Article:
Human trials are set to take place for a “reversible” male contraceptive injection.
The contraceptive, called Vasalgel, works by inserting gel into the tube which sperm travels down, known as the vas deferens. This gel then forms a blockage so sperm cannot pass.
If a man wishes to restore fertility, whether after months or years, the gel is then flushed out of the tube.
The contraceptive has just been trialled on monkeys who were allowed to mate freely for two years. No infants were conceived during this time.
“We were impressed that this alternative worked in every single monkey, even though this was our first time trying it,” said Dr Angela Colagross-Schouten, lead veterinarian on the monkey trials.
Men currently have two options when it comes to contraceptives - condoms, or a more permanent option, a vasectomy.
Vasalgel promises to act as a temporary but longer-term measure.
Scientists at the Parsemus Foundation in California are now beginning trials on men to see if the high success rates translate to humans.
The company behind the idea, the Parsemus Foundation, has had to rely on crowd funding for the research to take place. This is due to the fact that “long-term [contraceptive] methods aren’t a big money-maker” and for large pharmaceutical companies, it’s a lot more “profitable to sell pills to men’s partners every month”.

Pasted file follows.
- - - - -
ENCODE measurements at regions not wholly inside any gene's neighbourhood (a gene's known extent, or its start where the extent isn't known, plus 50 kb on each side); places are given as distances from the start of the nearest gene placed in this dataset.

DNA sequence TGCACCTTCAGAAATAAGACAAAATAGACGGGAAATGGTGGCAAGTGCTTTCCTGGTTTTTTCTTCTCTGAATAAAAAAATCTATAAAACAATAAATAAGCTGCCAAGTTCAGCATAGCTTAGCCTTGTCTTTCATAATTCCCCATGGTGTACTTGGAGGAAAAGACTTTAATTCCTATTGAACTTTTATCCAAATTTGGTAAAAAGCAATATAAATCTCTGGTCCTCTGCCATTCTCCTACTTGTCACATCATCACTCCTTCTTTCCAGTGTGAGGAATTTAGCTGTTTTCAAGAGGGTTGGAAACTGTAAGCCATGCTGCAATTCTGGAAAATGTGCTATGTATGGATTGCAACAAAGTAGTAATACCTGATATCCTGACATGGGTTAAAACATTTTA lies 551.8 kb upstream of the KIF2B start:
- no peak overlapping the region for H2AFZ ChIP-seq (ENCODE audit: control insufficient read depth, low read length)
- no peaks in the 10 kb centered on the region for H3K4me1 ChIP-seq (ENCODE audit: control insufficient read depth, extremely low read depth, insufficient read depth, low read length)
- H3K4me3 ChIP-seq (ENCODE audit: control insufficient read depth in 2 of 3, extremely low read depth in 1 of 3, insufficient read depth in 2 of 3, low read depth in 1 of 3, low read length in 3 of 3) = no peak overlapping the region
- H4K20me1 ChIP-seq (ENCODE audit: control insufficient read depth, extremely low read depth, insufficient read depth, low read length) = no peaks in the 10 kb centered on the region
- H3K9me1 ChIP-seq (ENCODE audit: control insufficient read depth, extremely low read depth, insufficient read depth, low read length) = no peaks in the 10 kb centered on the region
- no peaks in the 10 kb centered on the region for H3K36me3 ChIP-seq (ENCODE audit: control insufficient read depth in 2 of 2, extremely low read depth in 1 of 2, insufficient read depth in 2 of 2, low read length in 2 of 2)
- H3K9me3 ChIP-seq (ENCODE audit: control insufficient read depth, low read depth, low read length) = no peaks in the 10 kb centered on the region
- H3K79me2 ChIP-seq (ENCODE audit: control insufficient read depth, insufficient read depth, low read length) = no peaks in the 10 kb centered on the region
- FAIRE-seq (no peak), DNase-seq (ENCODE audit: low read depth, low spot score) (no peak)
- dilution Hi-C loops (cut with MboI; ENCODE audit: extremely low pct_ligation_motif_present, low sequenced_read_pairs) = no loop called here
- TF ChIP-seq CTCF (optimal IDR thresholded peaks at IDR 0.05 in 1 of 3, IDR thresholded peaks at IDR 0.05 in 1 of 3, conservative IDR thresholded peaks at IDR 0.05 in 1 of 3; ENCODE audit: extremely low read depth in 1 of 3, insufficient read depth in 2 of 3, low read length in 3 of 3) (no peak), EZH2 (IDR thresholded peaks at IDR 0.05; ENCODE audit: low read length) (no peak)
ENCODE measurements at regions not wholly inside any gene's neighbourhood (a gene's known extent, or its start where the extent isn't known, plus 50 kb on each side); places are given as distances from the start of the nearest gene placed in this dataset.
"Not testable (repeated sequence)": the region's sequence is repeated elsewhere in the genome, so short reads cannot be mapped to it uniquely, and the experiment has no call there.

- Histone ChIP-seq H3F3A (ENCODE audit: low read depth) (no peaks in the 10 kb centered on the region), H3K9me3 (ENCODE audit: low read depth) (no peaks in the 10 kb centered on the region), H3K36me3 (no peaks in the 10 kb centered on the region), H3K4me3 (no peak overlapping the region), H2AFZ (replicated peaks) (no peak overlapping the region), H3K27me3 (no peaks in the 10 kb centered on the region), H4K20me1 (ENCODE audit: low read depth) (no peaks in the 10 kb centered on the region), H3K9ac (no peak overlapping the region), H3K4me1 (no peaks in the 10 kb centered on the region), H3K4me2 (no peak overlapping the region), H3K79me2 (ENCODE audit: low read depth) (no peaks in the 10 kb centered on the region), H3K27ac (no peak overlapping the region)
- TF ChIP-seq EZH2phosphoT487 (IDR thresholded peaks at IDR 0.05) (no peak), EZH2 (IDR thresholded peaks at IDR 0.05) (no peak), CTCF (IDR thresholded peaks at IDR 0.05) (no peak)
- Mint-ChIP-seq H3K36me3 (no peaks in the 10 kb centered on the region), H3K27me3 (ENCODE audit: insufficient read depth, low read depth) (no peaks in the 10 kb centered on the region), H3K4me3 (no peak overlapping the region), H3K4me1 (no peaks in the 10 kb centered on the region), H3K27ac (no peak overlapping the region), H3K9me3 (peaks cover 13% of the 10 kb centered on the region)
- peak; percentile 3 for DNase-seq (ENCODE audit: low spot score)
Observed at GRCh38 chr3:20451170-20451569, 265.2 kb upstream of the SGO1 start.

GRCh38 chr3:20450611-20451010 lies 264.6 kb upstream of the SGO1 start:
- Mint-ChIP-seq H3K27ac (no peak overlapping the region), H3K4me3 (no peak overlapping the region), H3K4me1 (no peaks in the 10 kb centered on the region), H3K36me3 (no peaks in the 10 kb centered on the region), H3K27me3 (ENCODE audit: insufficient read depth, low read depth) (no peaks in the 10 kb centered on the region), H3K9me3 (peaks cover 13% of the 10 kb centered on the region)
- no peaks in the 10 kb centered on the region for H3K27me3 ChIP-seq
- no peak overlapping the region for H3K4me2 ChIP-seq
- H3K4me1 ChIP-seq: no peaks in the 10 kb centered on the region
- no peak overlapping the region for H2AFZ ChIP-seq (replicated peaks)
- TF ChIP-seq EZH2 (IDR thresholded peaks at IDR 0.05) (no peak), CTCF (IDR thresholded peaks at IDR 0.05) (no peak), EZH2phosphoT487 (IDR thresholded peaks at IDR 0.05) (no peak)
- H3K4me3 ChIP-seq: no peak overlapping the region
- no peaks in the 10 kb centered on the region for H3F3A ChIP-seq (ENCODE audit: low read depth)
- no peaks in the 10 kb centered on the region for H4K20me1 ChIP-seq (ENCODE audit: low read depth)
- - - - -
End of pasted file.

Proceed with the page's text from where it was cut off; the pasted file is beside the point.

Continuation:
As a result, Vasalgel is being developed as a social venture with a focus on affordable pricing and wide availability.
Genevieve Edwards, director of policy at Marie Stopes UK, said the development of the contraceptive is “potentially very interesting”.
“I’d imagine this might be popular with couples in a relationship with shared views on fertility, or men who don’t currently want to risk a pregnancy but might want children in the future,” she told The Telegraph.
“You’d have to watch out for a return to fertility though to avoid unwanted pregnancy, and of course, condoms are the only way to prevent STIs.”